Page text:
BUSH IN CARTER-LAND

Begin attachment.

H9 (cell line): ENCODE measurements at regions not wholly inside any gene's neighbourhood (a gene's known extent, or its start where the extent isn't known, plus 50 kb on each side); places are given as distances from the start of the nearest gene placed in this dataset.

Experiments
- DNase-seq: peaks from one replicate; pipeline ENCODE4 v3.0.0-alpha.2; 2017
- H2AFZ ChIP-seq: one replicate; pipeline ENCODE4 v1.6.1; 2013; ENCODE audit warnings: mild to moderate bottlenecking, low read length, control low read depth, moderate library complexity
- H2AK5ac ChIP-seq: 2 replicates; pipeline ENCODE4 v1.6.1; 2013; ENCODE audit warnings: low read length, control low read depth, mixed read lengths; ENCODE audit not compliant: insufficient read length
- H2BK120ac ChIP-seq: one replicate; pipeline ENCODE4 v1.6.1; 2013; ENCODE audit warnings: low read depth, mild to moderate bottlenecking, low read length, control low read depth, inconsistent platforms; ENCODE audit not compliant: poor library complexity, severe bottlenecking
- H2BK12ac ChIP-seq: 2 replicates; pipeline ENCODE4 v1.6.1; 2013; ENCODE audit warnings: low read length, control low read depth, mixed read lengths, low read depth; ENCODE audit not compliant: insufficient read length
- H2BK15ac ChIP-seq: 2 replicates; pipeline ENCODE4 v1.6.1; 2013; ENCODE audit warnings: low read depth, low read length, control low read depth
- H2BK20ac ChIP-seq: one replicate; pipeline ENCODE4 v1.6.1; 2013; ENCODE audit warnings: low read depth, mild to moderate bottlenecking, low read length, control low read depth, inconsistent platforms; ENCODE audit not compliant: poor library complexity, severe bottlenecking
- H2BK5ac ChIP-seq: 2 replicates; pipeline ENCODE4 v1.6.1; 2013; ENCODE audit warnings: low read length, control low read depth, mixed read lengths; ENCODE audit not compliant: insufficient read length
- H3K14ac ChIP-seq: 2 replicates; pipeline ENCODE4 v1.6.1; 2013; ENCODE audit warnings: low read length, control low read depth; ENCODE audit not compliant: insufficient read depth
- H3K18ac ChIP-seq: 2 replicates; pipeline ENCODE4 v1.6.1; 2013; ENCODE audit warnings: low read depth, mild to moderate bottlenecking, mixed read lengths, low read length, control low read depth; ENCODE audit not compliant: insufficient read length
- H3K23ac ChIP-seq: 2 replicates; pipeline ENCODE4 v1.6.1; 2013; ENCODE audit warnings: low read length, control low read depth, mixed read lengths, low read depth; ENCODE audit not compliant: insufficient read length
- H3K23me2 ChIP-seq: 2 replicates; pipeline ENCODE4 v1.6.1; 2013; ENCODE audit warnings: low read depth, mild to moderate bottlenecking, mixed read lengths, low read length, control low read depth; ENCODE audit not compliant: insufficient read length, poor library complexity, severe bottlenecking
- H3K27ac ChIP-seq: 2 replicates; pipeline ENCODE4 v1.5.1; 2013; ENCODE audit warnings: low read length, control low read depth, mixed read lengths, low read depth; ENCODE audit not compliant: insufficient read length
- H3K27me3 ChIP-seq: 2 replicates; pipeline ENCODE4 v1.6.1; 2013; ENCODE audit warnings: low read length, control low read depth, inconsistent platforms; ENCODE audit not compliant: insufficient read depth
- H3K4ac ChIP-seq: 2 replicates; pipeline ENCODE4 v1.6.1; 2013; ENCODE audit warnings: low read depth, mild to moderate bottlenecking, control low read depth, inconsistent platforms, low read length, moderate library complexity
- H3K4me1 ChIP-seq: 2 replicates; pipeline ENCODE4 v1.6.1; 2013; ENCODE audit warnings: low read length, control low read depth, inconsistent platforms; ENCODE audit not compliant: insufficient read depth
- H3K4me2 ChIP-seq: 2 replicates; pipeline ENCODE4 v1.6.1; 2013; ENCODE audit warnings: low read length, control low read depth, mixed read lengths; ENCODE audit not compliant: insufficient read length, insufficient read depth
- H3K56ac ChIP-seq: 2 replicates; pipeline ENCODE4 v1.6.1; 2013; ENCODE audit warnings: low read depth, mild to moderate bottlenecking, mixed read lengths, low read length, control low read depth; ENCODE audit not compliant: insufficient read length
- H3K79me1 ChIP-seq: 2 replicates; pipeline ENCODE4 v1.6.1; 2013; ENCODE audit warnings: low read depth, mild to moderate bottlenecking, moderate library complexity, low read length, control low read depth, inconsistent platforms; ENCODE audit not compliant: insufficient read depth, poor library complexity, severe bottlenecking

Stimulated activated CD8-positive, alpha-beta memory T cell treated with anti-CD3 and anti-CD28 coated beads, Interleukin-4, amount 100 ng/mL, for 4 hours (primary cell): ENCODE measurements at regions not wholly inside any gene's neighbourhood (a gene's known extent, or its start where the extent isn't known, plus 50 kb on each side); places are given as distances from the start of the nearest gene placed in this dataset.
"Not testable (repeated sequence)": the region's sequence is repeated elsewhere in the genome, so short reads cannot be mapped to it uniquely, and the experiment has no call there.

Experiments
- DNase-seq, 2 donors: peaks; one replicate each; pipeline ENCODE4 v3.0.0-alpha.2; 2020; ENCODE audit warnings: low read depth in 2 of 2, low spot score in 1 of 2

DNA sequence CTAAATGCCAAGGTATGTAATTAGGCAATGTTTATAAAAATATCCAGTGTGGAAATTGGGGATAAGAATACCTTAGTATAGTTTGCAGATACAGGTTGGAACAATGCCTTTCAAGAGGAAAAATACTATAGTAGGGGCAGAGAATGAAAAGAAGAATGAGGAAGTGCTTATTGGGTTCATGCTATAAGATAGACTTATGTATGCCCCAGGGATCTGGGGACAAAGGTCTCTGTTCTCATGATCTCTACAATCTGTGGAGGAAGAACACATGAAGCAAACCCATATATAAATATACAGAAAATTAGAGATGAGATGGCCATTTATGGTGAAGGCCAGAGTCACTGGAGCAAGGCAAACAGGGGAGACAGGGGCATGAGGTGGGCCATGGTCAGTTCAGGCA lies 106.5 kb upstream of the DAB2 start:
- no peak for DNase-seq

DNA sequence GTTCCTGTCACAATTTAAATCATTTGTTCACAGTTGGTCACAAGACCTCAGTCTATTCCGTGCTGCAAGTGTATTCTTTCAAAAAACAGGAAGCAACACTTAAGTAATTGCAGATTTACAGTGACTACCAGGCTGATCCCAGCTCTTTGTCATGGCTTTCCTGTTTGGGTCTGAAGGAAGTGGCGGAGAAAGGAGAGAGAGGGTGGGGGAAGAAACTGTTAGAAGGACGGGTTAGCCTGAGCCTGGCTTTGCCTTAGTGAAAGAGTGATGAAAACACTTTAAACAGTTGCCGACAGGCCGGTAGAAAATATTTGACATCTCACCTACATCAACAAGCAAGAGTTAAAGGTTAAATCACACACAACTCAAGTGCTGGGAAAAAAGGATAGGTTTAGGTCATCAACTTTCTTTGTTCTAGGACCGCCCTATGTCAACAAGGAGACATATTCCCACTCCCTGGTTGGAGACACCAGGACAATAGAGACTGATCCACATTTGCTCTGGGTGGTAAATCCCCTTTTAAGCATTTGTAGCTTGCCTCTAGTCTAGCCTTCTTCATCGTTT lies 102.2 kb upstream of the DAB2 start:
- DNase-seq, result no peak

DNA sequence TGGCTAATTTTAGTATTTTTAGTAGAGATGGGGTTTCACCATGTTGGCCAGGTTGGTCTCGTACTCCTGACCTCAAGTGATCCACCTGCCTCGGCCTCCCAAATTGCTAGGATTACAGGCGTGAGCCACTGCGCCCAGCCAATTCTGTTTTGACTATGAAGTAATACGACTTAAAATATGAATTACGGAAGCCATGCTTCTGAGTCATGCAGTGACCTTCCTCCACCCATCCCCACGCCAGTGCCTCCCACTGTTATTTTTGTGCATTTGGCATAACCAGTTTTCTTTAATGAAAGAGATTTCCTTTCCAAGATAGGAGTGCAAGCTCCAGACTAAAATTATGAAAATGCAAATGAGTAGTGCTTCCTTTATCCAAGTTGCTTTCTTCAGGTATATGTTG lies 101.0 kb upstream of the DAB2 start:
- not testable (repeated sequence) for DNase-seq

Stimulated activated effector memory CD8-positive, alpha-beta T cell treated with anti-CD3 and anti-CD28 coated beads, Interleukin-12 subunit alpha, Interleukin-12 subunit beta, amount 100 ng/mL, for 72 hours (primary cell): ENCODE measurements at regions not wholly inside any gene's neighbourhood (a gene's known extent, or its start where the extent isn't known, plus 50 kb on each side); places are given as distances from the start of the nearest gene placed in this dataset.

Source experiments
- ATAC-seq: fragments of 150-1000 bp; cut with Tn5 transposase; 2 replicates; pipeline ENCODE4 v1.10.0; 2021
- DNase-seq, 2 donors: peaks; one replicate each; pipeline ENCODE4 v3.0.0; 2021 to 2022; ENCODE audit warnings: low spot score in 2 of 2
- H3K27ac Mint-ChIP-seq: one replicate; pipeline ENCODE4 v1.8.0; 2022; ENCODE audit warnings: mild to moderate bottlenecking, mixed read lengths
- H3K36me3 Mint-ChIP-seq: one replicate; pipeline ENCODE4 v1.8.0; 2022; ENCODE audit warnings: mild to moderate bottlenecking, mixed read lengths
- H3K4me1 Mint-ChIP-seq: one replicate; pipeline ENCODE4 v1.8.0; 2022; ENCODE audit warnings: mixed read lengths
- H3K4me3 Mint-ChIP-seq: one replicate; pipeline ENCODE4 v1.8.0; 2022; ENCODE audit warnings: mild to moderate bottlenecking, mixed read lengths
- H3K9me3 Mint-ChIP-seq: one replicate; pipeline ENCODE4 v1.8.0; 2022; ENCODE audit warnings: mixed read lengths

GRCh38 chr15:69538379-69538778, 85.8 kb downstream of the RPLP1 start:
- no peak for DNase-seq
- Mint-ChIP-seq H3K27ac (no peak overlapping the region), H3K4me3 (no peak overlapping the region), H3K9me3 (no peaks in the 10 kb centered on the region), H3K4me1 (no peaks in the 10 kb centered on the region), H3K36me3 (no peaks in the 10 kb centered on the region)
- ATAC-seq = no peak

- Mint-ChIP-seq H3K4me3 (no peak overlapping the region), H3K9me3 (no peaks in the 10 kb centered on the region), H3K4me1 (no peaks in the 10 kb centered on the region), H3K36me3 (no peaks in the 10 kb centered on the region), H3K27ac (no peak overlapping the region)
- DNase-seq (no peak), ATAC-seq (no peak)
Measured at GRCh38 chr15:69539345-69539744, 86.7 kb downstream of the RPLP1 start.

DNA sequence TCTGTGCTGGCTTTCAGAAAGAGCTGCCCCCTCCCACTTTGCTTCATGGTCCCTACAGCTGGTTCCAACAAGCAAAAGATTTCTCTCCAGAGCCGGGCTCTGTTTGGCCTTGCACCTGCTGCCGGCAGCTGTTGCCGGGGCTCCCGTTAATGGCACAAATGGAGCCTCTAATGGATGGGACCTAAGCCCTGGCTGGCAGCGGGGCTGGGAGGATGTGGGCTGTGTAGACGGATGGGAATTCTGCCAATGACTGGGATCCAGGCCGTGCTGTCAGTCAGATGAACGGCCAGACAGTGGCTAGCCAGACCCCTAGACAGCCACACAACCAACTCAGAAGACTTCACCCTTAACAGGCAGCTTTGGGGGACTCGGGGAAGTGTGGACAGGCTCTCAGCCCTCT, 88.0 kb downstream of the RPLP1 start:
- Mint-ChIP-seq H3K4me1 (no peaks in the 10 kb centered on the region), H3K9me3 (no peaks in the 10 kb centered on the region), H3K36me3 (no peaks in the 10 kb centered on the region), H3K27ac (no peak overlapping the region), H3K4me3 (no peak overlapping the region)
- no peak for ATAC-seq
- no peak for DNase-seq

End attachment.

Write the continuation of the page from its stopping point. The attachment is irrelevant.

The president is now asking Americans to conserve gas? I wonder what’s next. Will he ask his own government to balance its budget? Not so long ago, the vice-president derided conservation as a matter of “personal vanity.” Now it’s a national duty? Once again, you see how incoherent this presidency has become. If a government wants to conserve a particular product, it does not need to make rhetorical pleas for people not to use it. It can adjust its own policies to make us more fuel-efficient and less dependent on foreign oil, especially from the Persian Gulf. The Bush administration has, alas, never made this a priority. I think they’re right to drill in ANWR and encourage new energy development in the U.S. and they’ve been better on fuel standards than their critics will concede. But the obvious complement to this – conservation and sane energy taxes – remains unthinkable to them. Simply put: We need to increase the cost of gas to force the auto industry to move to newer, better fuels and consumers to make wiser choices. A phased in gas tax of a dollar on the gallon is a tax that most sane economists support, helps wean us off foreign oil, helps the environment, and defunds the terror-masters. Bush should have proposed it as an anti-terror message after 9/11. Pathetic pleas now to stop driving on Sundays and the like are no substitute for something that actually might solve the basic problem. Look: I’m a low tax kind of guy. I support Bush’s tax cuts on most areas (I exclude the estate tax, because it rewards inheritance rather than work). But this is an area that, in every substantive regard, is a win-win. Except that politically, it’s lose-lose. The test of leadership is whether a person can persuade people that an unpopular measure is still better for everyone in the long run. Has Bush ever done such a thing? Or even tried to?

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